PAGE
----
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Myths about Yule debunked

by
18 December 2020

The ancient pagan rite is surprisingly modern, says Nick Page

istock

YULE is trendy. You can buy books on how to celebrate it. It’s become an alternative to Christmas, with all its Christian trappings. Yule was the pagan feast, wasn’t it? You get the yule-log and . . . er . . . well, the yule-log and that’s about it. But it’s definitely to do with the Vikings. Or Saxons. Or someone.

A BBC webpage gives more details: “The Pagan celebration of Winter Solstice (also known as Yule) is one of the oldest winter celebrations in the world. . .” it begins, before going on to state confidently that “the Norsemen lit bonfires, told stories and drank sweet ale. . .” And: “It was also the Druids who began the tradition of the yule log.”

Or you get the claim that Santa Claus is really Odin (he isn’t) and that Vikings decorated yule-trees (they didn’t).

Yule wasn’t celebrated at the winter solstice, it does not pre-date Christianity, it has nothing whatsoever to do with the Druids, and the first ever mention of the yule-log comes from 1725.

Yule is an ancient word, though. Although, for the most part, whenever it is mentioned in ancient sources, it just means “Christmas”.

 

THE earliest detailed mention of Yule comes, in fact, from the Christian historian Bede, and occurs in Chapter 15 of his book The Reckoning of Time (De temporum ratione), written in 725 or 726. It’s a scientific look at how the movements of the sun and the moon influence days and time.

He tells us that in “olden time” (i.e. a few hundred years before he was writing) the Anglo-Saxon tribes followed a lunar calendar. The first month, which the Latins call January, is Giuli. December is also Giuli, the same name by which January is called. They began the year on the 8th kalends of January (25 December), when we celebrate the birth of the Lord.

These tribes moved into Britain in the aftermath of the Romans, some time during the fifth century AD. The Saxons came from north-west Germany. The Angles and the Jutes came from Jutland — the peninsular that later became part of Denmark. The traditional story is that they were invited over in 449 as mercenaries.

Having seen “the fertility of the island and the slackness of the Britons”, they turned on their former employers, invited a lot of heavily armed friends and relatives to come on over and join them, and took over the whole country.

Nowadays, the consensus is that the whole thing was a lot more gradual, and a lot less violent. Anyway, it’s clear from Bede’s account that Giuli (i.e. Yule) is not actually an event, or even a festival. It’s a two-month period — really a kind of Anglo-Saxon word for “winter”.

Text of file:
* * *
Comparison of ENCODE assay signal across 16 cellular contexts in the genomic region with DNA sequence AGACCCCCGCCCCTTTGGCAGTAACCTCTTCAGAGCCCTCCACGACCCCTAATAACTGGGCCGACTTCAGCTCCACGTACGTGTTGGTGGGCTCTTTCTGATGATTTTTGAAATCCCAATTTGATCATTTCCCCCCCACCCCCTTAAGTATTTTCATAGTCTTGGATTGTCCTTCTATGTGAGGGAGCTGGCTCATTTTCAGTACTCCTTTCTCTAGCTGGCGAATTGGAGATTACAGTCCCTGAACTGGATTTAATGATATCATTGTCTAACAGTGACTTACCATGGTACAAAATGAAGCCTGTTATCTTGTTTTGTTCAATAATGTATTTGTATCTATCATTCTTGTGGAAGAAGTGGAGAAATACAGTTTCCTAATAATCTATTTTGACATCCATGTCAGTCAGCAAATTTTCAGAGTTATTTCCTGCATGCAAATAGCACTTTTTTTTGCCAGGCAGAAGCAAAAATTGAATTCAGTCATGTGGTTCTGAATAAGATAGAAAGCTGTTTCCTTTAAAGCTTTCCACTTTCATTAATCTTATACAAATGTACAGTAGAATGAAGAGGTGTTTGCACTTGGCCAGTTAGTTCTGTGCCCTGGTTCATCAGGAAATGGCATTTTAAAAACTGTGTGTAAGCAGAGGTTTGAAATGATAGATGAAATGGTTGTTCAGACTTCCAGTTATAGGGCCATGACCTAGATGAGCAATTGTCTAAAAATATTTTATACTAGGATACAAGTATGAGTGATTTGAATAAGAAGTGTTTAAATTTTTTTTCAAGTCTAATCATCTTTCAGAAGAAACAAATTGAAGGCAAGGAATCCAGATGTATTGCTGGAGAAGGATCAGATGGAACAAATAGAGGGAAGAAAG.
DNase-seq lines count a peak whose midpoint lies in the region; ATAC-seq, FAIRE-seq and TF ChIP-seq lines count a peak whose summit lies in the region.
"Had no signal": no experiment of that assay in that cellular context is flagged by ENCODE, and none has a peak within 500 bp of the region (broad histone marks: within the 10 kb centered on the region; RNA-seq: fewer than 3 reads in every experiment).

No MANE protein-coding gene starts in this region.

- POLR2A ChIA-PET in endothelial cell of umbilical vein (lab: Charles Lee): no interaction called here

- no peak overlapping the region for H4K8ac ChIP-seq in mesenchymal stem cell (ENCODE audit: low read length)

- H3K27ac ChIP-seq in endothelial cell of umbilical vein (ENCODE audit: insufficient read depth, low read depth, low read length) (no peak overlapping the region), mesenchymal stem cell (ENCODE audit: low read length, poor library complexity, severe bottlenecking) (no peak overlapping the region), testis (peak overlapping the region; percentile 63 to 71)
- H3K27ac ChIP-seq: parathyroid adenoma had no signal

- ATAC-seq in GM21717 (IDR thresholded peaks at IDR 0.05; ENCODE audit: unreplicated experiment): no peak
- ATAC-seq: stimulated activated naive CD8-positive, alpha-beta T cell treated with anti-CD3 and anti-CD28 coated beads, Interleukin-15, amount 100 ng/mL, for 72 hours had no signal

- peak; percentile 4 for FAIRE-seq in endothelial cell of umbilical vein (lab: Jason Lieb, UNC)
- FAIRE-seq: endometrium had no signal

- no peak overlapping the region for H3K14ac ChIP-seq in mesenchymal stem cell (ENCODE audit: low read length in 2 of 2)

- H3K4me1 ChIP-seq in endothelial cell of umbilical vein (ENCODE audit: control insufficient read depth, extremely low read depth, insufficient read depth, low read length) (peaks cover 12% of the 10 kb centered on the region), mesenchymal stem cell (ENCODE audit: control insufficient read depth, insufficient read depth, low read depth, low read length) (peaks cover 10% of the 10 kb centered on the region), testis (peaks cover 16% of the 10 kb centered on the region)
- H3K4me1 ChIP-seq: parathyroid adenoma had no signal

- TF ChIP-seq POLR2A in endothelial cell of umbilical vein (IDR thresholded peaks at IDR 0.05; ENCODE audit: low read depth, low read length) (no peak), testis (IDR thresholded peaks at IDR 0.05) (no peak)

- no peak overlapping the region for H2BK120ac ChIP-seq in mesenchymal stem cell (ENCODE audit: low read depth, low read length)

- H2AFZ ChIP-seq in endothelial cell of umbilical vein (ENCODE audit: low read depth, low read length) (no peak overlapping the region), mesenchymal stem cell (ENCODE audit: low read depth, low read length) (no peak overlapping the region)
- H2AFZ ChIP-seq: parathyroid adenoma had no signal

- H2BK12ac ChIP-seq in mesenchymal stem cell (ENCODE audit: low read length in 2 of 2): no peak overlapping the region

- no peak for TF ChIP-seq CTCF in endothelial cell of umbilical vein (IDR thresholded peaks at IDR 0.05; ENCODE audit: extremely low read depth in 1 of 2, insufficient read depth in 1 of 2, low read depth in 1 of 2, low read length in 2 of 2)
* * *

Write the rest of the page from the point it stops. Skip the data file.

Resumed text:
BEDE does mention a festival — one held on 25 December — which is called “by the heathen word Modranecht, that is, ‘mother’s night’, because (we suspect) of the ceremonies they enacted all that night . . .” But he doesn’t tell us any of the ceremonies. He just has “suspicions”. And, anyway, Modranecht is not Yule.

Bede, of course, mentions 25 December. But he just says it was the start of their New Year. Now, if the Germanic tribes chose 25 December for the start of their New Year, there is only one place they can have got that. It was the Roman solstice, and the Christian Christmas. Because we are not talking pre-history here. We know that, by the mid-fourth century, 25 December was Christmas in the Roman calendar.

So, if Bede is correct, it seems likely that the thing that Christians are often accused of was exactly what the northern pagans — some of the northern pagans — did. They adopted the Roman calendar and placed their own festival on one of the sacred days in the late Roman (and very Christian) calendar. For the next couple of centuries sources like the Anglo-Saxon Chronicle don’t use the term. Where they mention Christmas, they call it midwinter, midwinter’s mass, or Nativited.

In about 900, a book called The Old English Martyrology mentions it, but, once again, it’s a two-month period for Yule, or geola as it appears in this manuscript. However, in 901, a law of Alfred the Great talks about the twelve days of gehhol — i.e. Yule.

So, by 901, yule is beginning to be a word that means “Christmas”. And it continued like that — so much so that the 1637 Book of Common Prayer could list the table proper of psalms for “Yule, or Christmas Day”.

 

SO, WHERE did the idea of Yule as a pagan festival come from? From the north. From a different set of pagans: the Vikings.